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ISLAM Judaism | Christianity
What does the religion teach about how men and women should relate to each other?

by John Kaltner

One of the most controversial aspects of Islam for non-Muslims is its view of relations between men and women. The common perception is it is a religion that endorses male superiority at the expense of women, who are the victims of oppression and subjugation. The Muslim woman’s plight is often represented by a disturbing image: she is nothing but a face—sometimes just a pair of eyes—peering out from a long head covering. The rest of her is covered in a dark, loose-fitting garment that further conceals her identity and personhood.

This is the experience of some women in the Muslim world, but it does not reflect the reality of the majority of them. In some places, as in Taliban-controlled Afghanistan, women are denied their rights and forced to dress this way. This is a very important issue that Muslims must address and respond to. But it is a mistake for non-Muslims to consider it to be representative of the state of affairs in Islam as a whole. There are many other places, like North Africa and Southeast Asia, where men treat women as their equals.

The Qur’an reflects that ambiguity regarding gender relations. On the one hand, many commentators have noted an egalitarian message that is central to the book. According to this perspective, Islam’s sacred text recognizes that equality between the sexes was present from the beginning and is an inherent part of creation. “It is God who created you from a single cell, and from it created its mate, so that he might rely upon her” (7:189). Similarly, Qur’an 4:124 says there is no distinction between men and women, who will be rewarded equally if they act rightly. “Whoever does good works, whether male or female, and is a believer—they will enter heaven.” Women also have the right to a dowry upon marriage (4:4), and they can inherit money and property from deceased relatives (4:7).

But other passages seem to promote a more male-centered, patriarchal view of things. For example, the number of witnesses required to testify in a court of law is two men or one man and two women (2:282). Elsewhere, male superiority is understood to be due in part to the divine will. “Men are over women because God has given some more than others and because they spend from their wealth” (4:34). That same verse continues on in a way that appears to allow a man to physically abuse his wife under certain conditions.

What are we to do in the face of such conflicting statements? The key is to keep in mind the context out of which the text emerged. There are passages that clearly privilege the male perspective, and there is no denying the fact that certain verses put women in an inferior position. Such texts reflect the norms and practices of seventh-century Arabia, which was a male-dominated society. Should passages that are intended for that context become relevant or normative for later times and places?

This is where the issue of interpretation becomes critical. How one reads and applies these texts determines whether they are interpreted literally or dismissed as irrelevant for our day and age, as many Jews and Christians understand certain biblical passages. This is a critical issue that the Islamic community needs to address, but there is something that further complicates that task.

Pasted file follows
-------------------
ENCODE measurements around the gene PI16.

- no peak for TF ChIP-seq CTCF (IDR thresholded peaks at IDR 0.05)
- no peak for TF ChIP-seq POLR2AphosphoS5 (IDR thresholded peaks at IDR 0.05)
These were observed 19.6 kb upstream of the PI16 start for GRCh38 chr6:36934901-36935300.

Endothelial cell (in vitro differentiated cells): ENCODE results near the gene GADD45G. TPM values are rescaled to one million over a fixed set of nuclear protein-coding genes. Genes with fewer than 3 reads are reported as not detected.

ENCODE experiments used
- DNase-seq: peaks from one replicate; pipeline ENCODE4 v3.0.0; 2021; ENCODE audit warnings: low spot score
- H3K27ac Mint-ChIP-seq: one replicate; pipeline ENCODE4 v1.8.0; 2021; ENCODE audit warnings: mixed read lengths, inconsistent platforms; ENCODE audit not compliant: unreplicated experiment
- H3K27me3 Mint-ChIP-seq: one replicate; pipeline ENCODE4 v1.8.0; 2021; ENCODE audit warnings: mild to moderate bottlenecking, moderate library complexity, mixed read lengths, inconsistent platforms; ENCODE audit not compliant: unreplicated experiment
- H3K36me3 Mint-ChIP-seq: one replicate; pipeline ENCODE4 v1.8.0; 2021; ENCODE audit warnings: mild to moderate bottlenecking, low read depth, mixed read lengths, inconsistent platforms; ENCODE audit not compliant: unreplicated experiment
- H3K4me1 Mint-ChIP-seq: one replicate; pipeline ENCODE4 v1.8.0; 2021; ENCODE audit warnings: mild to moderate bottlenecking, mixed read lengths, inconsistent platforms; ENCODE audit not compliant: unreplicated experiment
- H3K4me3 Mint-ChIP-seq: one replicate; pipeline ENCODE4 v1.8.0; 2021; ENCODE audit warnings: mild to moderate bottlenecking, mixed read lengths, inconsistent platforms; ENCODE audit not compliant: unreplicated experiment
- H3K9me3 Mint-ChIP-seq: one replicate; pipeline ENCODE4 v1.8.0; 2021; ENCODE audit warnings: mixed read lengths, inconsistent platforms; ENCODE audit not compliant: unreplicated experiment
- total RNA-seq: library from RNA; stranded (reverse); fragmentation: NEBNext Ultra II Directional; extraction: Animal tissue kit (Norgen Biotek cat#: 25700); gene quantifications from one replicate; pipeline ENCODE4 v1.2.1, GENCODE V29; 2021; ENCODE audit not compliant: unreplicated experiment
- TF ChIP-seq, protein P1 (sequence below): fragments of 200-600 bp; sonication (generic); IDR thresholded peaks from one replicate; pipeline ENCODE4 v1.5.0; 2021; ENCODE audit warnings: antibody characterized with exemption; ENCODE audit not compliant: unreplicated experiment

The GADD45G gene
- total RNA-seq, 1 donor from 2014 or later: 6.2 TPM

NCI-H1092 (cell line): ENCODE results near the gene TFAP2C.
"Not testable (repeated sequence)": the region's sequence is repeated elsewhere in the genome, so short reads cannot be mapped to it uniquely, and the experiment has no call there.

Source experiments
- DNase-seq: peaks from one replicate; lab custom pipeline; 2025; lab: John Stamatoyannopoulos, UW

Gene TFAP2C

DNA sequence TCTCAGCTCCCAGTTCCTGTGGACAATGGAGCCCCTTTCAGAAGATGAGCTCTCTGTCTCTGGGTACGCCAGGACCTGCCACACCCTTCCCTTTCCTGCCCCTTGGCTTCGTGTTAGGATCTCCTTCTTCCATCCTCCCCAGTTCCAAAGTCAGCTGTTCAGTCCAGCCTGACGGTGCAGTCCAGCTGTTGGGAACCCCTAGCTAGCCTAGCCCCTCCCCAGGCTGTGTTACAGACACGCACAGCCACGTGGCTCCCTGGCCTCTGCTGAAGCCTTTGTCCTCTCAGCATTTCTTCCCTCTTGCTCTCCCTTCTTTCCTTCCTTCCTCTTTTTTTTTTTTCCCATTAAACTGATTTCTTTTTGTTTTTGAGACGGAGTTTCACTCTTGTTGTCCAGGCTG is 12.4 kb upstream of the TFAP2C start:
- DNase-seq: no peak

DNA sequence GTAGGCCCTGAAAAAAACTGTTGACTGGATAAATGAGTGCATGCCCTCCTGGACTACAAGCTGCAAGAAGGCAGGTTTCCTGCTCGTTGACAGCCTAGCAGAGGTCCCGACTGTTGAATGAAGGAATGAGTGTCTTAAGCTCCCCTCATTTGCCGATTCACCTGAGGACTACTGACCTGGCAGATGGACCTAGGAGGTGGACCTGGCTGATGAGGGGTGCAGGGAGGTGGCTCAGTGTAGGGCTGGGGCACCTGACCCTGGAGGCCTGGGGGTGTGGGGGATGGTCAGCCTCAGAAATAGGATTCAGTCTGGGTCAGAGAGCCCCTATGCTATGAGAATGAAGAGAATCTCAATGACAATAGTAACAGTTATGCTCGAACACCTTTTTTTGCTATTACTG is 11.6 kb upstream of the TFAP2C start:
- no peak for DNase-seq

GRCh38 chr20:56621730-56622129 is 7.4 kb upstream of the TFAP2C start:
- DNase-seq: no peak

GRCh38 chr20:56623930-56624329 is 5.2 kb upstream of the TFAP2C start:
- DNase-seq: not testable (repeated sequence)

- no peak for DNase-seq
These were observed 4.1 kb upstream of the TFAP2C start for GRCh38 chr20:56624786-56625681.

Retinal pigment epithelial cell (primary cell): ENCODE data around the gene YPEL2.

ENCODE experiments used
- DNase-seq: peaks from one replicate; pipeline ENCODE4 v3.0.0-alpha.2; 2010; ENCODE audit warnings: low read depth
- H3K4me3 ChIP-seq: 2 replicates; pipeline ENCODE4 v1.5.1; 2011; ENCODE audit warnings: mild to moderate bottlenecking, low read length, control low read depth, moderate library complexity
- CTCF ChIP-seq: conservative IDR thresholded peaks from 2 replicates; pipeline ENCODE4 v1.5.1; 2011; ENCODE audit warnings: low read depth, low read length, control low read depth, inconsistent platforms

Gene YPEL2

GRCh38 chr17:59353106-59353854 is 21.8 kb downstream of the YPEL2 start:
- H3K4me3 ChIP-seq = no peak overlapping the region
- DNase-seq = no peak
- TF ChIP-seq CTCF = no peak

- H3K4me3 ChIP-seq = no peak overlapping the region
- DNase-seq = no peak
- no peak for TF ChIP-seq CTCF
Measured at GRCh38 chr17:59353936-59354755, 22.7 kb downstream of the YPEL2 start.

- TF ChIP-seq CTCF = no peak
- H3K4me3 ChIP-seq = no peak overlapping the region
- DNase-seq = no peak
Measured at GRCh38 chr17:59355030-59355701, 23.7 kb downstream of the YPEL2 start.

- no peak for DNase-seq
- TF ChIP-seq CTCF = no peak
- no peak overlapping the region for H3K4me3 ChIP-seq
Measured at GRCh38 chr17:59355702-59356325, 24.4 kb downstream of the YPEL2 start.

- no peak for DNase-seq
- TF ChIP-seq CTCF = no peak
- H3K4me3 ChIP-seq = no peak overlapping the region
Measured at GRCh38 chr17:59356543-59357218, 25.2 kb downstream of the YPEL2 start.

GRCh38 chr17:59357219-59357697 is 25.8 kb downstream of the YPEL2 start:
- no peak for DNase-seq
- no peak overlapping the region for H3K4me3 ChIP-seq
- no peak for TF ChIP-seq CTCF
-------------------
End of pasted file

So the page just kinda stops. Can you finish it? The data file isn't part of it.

Islam lacks a centralized authority or hierarchy that can make decisions on important issues and speak on behalf of the ummah as a whole. There is no single figure or body that has the authority to determine which parts of the Qur’an should be relied upon to inform the community about what Islam teaches on male/female relations. This is why we see such a range of responses to the issue. How the classical Islamic sources are interpreted is one of the most important problems facing Islam today because there is so much at stake in it.

Polygamy, divorce, and women’s dress are three aspects of Muslim male/female relations that have often attracted the attention of non-Muslims. Muslim men are permitted to have up to four wives according to the Qur’an (4:4), but in many Islamic countries it is illegal to be married to more than one woman at a time. Even in those places where it is permissible it is not very common. Divorce is allowed in Islam—either the woman or the man can initiate it—but there is a hadith in which Muhammad declares that among the things that are allowed divorce is the most abominable in God’s eyes.

The only thing the Qur’an says about women’s clothing is that they should dress modestly (24:31), and a very similar thing is said to men in the preceding verse. Wearing a veil on the head or completely covering the body is not endorsed or mentioned in the text. Such practices are usually due to cultural norms that have nothing to do with religion, or they are supported by interpretations of other passage that do not speak specifically about how women should dress.

Copyright ©2006 John Kaltner

John Kaltner is a member of the Department of Religious Studies at Rhodes College in Memphis, Tennessee where he teaches courses in Bible, Islam, and Arabic. Among his books are Islam: What Non-Muslims Should Know (2003); Inquiring of Joseph: Getting to Know a Biblical Character through the Qu’ran (2003); Ishmael Instructs Isaac: An Introduction to the Qur’an for Bible Readers (Collegeville: Liturgical Press/Michael Glazier, 1999).

Excerpts from What Do Our Neighbors Believe?: Questions and Answers on Judaism, Christianity and Islam by Howard Greenstein, Kendra Hotz, and John Kaltner are used by permission from Westminster John Knox Press, Louisville, Kentucky. The book will be available for purchase in December 2006.


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